Travel/Experiences  •  Why I Drive

Why I Drive: 1975 Citroen DS

Automotive Designer “Pok” Thaitun explains why he drives a Citroen.

July 25, 2017
I hadn’t seen the Citroen DS until about ten years ago, but I specifically remember, in middle school, seeing a kid get dropped off in a Citroen CX, which looks like a spaceship. I just thought “wow”, and the feeling of admiration for the car never faded. I’ve always been an engineering guy, so I stayed far away from the Citroen because I knew it was absolutely one of the most unreliable cars on the market.
Now that I own one, I look at it from a different perspective: it’s a piece of history; it represents a turning point in automotive design. It still looks ahead of its time. The DS was the first teardrop-shaped car designed by an aeronautical engineer. The DS’s hydraulic suspension came about because cars simply couldn’t cope with the horrible roads in Europe after the war–the car was launched in 1955–so the suspension was designed to “float” over the potholes and bumps in the road. It’s odd, but the front wheelbase is actually wider than the rear, helping create that unique teardrop shape. The headlights also swivel with the steering wheel. Companies advertise this technology now, but it was around in ‘75!

I wanted to buy this car five years before I actually did, but when this specific car came up for sale my cousin swooped in and snatched it up–it’s rare to find one of these in working condition. Of course, I didn’t want to have the same car as my cousin, so I just let it go. Five years passed and when he had his third kid, I finally got the chance and promptly bought it from him.

It turned into a mission to bring the car to a fully functional state so I could drive it as often as I wanted. I took it to a shop and asked them to overhaul everything. When they were finally done with it, the shop owner and I took it out for a test drive; moments later, he looked at me and told me we had to go back–the main hydraulic pump powering the brakes was leaking, so we had to use the handbrake the whole way home.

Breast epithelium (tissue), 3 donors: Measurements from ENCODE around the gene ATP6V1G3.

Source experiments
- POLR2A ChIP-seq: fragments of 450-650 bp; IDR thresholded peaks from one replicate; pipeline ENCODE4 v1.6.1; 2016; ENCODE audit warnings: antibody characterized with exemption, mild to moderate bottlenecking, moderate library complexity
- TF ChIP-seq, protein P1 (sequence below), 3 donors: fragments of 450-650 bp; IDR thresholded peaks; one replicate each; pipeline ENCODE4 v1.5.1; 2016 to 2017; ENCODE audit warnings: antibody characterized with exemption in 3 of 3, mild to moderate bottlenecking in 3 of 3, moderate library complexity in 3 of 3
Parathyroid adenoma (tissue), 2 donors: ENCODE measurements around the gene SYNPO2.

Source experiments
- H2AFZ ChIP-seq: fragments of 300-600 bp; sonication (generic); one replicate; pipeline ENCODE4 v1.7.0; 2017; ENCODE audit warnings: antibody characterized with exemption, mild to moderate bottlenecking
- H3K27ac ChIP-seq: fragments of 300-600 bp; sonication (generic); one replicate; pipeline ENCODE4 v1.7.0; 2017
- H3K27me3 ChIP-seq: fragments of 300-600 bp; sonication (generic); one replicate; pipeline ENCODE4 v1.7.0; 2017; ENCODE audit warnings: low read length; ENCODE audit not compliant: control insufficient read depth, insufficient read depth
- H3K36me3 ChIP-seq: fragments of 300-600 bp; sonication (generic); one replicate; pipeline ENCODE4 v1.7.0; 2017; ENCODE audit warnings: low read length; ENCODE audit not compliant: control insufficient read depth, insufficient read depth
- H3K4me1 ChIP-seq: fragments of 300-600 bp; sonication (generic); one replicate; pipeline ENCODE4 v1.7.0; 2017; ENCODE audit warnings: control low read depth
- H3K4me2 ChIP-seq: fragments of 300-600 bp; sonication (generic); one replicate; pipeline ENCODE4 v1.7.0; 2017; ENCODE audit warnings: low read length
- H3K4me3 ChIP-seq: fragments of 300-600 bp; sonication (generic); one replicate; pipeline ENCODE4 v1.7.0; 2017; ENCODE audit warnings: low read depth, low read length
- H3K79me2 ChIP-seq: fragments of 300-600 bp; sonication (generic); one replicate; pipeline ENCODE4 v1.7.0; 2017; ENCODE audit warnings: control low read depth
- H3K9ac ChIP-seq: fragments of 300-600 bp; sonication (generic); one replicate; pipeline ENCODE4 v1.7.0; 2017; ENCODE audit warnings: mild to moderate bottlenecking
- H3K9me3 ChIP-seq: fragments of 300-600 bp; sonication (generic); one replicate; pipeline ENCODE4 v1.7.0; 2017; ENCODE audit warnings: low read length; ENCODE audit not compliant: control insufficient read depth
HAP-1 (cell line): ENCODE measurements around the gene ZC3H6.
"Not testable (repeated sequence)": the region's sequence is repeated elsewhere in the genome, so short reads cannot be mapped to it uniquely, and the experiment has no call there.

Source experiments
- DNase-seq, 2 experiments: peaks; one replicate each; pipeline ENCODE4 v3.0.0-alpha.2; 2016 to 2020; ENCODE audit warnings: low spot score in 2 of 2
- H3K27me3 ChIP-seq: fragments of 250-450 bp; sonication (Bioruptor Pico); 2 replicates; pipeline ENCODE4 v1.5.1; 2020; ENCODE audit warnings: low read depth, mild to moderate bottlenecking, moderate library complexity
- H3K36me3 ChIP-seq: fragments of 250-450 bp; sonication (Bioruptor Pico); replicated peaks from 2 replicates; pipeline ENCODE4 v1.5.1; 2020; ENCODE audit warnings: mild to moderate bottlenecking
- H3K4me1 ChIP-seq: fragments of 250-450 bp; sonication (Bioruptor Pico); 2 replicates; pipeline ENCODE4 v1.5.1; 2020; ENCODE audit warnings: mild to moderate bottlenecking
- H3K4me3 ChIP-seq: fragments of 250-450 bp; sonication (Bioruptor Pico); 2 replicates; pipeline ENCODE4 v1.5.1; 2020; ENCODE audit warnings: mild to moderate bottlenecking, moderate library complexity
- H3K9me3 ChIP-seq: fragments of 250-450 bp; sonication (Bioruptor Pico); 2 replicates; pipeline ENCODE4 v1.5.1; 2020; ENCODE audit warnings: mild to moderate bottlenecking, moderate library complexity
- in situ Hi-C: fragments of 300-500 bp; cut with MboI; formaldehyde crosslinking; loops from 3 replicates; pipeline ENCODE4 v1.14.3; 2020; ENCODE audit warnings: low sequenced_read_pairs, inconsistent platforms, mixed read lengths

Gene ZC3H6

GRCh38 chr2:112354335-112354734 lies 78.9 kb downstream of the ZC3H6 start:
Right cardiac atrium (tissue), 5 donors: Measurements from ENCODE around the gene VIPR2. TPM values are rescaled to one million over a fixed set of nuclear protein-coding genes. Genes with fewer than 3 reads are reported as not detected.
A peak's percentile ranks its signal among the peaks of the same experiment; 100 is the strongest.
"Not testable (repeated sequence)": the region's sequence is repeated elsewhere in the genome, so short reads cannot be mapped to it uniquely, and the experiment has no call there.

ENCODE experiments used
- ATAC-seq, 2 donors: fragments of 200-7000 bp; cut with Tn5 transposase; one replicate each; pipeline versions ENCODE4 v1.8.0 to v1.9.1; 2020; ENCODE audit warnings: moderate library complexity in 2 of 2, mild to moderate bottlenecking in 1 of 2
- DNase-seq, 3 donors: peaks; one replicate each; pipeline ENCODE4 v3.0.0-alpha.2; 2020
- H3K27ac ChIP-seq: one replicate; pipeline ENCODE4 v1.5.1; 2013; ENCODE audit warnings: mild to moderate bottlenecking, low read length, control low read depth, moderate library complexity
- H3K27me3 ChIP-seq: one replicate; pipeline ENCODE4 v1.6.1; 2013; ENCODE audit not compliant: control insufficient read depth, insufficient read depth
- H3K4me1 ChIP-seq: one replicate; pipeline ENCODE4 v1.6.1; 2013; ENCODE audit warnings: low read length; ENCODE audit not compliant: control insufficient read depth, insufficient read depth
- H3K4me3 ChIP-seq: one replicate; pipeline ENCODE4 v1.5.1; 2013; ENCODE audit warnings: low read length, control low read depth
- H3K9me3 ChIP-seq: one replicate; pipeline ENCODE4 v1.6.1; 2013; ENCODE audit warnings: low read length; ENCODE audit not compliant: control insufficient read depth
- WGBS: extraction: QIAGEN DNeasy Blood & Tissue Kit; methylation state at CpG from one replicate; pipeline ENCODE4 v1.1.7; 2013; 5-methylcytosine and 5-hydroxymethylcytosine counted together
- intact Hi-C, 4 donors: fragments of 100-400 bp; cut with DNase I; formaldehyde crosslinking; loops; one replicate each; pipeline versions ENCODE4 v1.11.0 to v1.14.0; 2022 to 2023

Despite the reliability situation, there’s actually a strong car culture around the DS in Thailand. On routine cruises, a service car follows the caravan in case anyone breaks down, which is very likely to happen. It’s always been a niche car here, but in France it was produced in mass. Citroen has always been brave; while other brands play it safe, Citroen takes design risks. The French mentality is simple: style over substance. But the DS really does have a functional side: it comfortably fits four.

Driving this car is like floating on a cloud. The first time I was out in this car, I was driving and I saw a speed bump quickly approaching. As I went to pump the brakes, my cousin told me to ease off the brakes, saying there was no need, and we sailed right over the bump as if it wasn’t even there! It’s also a little like a boat in the sense that you’re riding on hydraulic suspension. My old boss used to say that “every time you take it out it’s like and automotive event.” You have to wait while the car slowly rises up to its normal ride height as the oil wells in the suspension system fill up. There’s no brake pedal! It’s essentially just a rubber button that activities a valve that stops the car, and if you look at the speedometer there’s a ring that counter-revolves to the sweeping speed needle. It’s a braking distance gauge. If you were to slam the brakes “right now”, that number is how long it would take the stop the car. I’ve never seen that feature in any other car.